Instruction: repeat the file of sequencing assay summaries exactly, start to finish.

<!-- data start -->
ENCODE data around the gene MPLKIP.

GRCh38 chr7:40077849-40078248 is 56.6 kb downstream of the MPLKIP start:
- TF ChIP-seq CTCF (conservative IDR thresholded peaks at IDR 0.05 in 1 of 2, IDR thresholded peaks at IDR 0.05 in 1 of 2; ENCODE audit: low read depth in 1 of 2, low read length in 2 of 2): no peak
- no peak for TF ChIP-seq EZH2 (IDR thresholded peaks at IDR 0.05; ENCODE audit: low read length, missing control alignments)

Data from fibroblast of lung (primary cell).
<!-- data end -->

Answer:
ENCODE data around the gene MPLKIP.

GRCh38 chr7:40077849-40078248 is 56.6 kb downstream of the MPLKIP start:
- TF ChIP-seq CTCF (conservative IDR thresholded peaks at IDR 0.05 in 1 of 2, IDR thresholded peaks at IDR 0.05 in 1 of 2; ENCODE audit: low read depth in 1 of 2, low read length in 2 of 2): no peak
- no peak for TF ChIP-seq EZH2 (IDR thresholded peaks at IDR 0.05; ENCODE audit: low read length, missing control alignments)

Data from fibroblast of lung (primary cell).